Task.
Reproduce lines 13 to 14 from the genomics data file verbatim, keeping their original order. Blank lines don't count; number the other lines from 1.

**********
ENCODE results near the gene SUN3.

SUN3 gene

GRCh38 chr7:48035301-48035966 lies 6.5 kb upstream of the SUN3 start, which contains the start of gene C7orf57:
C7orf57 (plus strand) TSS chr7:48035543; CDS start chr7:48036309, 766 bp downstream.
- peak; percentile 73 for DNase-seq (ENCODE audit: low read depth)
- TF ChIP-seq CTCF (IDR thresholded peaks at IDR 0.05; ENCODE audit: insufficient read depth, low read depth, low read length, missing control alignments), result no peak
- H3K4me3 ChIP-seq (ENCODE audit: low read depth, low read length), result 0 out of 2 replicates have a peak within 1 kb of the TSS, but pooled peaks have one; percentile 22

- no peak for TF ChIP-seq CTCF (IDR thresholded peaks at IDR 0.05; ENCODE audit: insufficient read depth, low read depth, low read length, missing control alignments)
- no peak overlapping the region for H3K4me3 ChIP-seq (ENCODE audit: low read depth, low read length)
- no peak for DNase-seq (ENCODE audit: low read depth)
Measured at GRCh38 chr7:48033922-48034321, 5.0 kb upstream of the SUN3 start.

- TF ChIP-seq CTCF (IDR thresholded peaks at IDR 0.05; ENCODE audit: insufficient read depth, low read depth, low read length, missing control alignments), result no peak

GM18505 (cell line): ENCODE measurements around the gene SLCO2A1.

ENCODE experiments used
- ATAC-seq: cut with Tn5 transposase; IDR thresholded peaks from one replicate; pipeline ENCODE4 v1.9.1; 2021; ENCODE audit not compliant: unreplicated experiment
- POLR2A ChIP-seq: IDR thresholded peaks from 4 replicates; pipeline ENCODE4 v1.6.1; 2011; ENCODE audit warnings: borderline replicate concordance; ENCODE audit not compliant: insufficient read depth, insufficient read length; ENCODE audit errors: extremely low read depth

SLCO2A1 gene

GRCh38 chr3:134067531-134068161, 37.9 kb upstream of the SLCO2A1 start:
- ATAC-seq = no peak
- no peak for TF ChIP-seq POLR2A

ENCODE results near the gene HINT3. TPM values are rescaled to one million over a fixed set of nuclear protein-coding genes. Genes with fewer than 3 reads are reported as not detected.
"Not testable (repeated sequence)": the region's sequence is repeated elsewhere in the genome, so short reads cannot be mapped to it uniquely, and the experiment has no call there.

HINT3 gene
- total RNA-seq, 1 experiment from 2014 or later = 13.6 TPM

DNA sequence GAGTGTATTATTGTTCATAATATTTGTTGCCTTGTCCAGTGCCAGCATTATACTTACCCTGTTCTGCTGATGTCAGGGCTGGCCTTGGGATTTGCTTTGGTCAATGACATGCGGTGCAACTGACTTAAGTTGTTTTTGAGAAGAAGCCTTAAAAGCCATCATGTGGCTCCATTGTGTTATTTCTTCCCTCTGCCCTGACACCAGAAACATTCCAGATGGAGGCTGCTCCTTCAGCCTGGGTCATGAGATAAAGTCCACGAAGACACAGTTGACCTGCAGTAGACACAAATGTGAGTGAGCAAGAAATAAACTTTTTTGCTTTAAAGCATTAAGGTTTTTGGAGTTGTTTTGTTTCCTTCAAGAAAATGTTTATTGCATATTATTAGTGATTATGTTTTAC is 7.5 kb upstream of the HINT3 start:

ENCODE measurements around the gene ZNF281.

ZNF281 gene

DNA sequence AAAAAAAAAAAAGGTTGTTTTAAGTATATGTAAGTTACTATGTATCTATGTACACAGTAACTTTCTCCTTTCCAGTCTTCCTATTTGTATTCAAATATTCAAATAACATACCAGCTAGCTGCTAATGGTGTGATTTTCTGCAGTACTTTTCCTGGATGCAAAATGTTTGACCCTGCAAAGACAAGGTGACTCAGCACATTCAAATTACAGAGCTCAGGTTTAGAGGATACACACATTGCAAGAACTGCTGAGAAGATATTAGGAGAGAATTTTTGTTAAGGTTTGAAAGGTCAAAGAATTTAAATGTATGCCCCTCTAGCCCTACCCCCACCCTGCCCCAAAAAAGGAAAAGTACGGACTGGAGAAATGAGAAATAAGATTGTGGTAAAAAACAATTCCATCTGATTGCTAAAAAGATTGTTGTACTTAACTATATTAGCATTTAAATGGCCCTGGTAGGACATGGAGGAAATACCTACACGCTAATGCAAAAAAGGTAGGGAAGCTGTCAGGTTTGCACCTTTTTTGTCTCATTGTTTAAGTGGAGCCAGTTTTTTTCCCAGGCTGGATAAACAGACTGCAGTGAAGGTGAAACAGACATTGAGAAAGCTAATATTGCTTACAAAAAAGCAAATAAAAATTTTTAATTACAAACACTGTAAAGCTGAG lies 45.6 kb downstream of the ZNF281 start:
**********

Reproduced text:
GM18505 (cell line): ENCODE measurements around the gene SLCO2A1.

ENCODE experiments used